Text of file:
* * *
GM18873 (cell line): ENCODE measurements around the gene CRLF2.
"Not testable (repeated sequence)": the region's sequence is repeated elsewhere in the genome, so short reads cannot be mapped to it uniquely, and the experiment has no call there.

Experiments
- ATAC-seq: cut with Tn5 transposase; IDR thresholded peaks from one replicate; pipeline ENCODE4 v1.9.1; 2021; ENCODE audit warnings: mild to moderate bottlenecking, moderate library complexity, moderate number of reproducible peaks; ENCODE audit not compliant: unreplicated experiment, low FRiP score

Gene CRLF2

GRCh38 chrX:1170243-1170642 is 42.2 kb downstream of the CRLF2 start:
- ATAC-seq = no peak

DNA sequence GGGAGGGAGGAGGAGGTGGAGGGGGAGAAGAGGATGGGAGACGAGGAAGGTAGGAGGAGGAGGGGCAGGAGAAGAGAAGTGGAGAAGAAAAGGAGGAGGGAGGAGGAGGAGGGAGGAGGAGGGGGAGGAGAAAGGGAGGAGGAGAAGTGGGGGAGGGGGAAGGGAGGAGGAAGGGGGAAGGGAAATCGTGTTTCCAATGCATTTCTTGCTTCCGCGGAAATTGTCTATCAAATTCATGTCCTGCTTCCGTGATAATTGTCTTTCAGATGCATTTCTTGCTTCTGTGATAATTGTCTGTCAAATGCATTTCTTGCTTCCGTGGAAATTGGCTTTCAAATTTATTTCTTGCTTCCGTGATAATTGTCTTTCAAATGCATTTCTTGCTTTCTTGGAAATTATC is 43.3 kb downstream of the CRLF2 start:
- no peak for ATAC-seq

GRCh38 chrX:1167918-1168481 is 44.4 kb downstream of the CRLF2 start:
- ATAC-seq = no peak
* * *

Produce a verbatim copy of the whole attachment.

GM18873 (cell line): ENCODE measurements around the gene CRLF2.
"Not testable (repeated sequence)": the region's sequence is repeated elsewhere in the genome, so short reads cannot be mapped to it uniquely, and the experiment has no call there.

Experiments
- ATAC-seq: cut with Tn5 transposase; IDR thresholded peaks from one replicate; pipeline ENCODE4 v1.9.1; 2021; ENCODE audit warnings: mild to moderate bottlenecking, moderate library complexity, moderate number of reproducible peaks; ENCODE audit not compliant: unreplicated experiment, low FRiP score

Gene CRLF2

GRCh38 chrX:1170243-1170642 is 42.2 kb downstream of the CRLF2 start:
- ATAC-seq = no peak

DNA sequence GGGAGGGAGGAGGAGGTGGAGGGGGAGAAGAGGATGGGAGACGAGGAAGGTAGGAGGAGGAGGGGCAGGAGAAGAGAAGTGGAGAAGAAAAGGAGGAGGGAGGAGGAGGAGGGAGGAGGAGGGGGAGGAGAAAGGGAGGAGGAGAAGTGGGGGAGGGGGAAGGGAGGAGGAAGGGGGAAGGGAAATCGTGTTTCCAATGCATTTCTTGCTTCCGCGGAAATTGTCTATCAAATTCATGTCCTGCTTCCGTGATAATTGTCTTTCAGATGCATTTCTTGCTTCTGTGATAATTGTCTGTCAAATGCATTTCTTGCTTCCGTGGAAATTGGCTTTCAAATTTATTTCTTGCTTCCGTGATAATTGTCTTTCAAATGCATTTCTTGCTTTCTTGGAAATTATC is 43.3 kb downstream of the CRLF2 start:
- no peak for ATAC-seq

GRCh38 chrX:1167918-1168481 is 44.4 kb downstream of the CRLF2 start:
- ATAC-seq = no peak